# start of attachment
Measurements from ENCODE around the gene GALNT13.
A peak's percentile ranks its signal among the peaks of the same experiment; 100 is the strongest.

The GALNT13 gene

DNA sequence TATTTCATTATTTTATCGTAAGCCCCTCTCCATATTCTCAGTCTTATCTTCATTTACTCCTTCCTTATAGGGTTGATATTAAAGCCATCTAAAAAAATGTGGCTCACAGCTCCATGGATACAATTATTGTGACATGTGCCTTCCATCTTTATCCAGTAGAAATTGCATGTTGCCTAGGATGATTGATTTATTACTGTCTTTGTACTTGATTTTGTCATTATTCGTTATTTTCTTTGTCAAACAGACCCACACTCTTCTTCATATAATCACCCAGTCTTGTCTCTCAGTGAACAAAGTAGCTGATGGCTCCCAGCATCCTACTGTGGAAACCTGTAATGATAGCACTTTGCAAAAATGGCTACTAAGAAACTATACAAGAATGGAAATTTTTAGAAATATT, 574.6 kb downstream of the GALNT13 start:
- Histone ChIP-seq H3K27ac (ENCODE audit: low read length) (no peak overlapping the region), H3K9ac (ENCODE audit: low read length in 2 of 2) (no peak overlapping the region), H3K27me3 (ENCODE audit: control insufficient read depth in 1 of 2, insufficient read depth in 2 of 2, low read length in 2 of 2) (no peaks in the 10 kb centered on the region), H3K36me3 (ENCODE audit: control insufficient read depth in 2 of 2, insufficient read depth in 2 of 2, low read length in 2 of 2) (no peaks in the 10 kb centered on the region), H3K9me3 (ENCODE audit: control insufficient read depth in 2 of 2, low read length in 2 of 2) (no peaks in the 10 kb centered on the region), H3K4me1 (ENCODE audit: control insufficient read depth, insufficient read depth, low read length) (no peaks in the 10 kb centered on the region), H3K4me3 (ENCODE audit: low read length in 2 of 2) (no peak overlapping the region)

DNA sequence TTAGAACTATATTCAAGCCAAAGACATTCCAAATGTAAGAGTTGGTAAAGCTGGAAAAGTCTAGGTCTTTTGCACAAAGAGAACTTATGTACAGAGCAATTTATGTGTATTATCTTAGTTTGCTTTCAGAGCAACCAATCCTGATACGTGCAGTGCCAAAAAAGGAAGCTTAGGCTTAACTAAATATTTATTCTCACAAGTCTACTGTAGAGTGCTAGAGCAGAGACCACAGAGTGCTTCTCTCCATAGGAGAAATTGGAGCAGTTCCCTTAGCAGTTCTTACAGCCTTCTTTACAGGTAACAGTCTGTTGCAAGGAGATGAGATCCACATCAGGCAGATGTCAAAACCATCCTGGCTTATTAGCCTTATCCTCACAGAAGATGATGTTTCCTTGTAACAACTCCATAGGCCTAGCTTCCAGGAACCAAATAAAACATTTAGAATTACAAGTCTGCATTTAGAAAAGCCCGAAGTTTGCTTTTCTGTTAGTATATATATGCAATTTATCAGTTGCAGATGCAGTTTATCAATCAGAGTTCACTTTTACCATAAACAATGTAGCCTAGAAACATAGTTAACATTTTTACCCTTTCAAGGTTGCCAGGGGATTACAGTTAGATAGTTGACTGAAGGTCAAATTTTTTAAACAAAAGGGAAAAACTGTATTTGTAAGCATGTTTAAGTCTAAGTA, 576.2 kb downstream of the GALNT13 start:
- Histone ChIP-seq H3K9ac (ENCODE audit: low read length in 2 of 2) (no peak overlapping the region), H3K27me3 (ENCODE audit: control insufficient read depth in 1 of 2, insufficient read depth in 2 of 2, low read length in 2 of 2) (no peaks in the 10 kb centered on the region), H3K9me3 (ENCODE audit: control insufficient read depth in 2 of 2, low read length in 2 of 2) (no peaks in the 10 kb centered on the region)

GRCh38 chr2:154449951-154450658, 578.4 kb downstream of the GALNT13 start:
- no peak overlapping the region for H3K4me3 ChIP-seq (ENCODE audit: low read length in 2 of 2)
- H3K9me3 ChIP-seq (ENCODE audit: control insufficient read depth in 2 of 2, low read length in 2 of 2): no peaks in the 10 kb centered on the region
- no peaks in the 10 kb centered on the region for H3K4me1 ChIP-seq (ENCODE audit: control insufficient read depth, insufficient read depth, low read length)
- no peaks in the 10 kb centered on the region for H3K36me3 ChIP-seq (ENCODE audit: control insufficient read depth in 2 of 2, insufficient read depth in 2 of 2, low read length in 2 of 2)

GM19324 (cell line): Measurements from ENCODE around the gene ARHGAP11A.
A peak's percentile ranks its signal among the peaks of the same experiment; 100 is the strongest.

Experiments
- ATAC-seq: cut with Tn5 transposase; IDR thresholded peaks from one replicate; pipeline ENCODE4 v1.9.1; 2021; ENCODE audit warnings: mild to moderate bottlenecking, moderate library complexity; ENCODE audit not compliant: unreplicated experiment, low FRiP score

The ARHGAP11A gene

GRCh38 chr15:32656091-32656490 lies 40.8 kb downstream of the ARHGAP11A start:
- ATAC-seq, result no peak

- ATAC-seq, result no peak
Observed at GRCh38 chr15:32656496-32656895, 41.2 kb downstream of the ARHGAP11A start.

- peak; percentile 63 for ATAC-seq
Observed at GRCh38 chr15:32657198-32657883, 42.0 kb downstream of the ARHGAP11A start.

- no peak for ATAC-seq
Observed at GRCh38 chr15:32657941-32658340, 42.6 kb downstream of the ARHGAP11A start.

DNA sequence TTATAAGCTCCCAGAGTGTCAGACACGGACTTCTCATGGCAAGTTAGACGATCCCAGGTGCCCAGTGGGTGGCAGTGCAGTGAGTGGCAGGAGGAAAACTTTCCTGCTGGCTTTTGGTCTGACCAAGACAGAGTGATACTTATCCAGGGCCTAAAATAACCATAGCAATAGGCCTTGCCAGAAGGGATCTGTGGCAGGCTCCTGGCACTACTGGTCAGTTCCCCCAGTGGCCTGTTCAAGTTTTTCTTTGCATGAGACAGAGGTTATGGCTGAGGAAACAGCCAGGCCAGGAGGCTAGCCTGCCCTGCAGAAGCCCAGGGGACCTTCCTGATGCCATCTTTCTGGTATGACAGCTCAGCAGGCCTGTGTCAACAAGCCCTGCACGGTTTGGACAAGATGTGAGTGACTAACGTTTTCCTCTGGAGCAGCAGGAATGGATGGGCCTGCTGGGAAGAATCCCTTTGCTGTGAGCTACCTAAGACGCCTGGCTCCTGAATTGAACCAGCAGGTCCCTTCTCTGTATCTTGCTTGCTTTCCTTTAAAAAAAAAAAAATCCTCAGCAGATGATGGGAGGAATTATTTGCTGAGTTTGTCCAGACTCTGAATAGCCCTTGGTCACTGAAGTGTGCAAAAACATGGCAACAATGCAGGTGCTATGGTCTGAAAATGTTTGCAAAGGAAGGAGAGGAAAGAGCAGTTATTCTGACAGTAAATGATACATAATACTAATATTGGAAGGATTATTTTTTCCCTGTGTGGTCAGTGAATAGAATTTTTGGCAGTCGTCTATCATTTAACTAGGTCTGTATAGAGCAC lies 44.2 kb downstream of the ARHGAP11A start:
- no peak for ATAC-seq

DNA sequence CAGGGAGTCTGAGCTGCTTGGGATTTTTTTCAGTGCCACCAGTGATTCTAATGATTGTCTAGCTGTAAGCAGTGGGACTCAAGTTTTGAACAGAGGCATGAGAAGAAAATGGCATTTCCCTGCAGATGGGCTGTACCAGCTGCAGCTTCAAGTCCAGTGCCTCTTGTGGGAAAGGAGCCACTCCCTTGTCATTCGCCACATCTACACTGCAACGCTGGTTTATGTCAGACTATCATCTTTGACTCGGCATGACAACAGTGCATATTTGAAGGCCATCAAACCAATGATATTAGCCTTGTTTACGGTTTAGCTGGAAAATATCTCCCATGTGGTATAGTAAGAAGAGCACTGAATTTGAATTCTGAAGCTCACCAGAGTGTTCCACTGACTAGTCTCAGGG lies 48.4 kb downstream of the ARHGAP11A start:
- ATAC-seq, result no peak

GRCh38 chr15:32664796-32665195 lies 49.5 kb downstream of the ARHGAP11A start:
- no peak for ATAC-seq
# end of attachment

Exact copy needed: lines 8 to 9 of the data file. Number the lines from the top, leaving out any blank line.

GRCh38 chr2:154449951-154450658, 578.4 kb downstream of the GALNT13 start:
- no peak overlapping the region for H3K4me3 ChIP-seq (ENCODE audit: low read length in 2 of 2)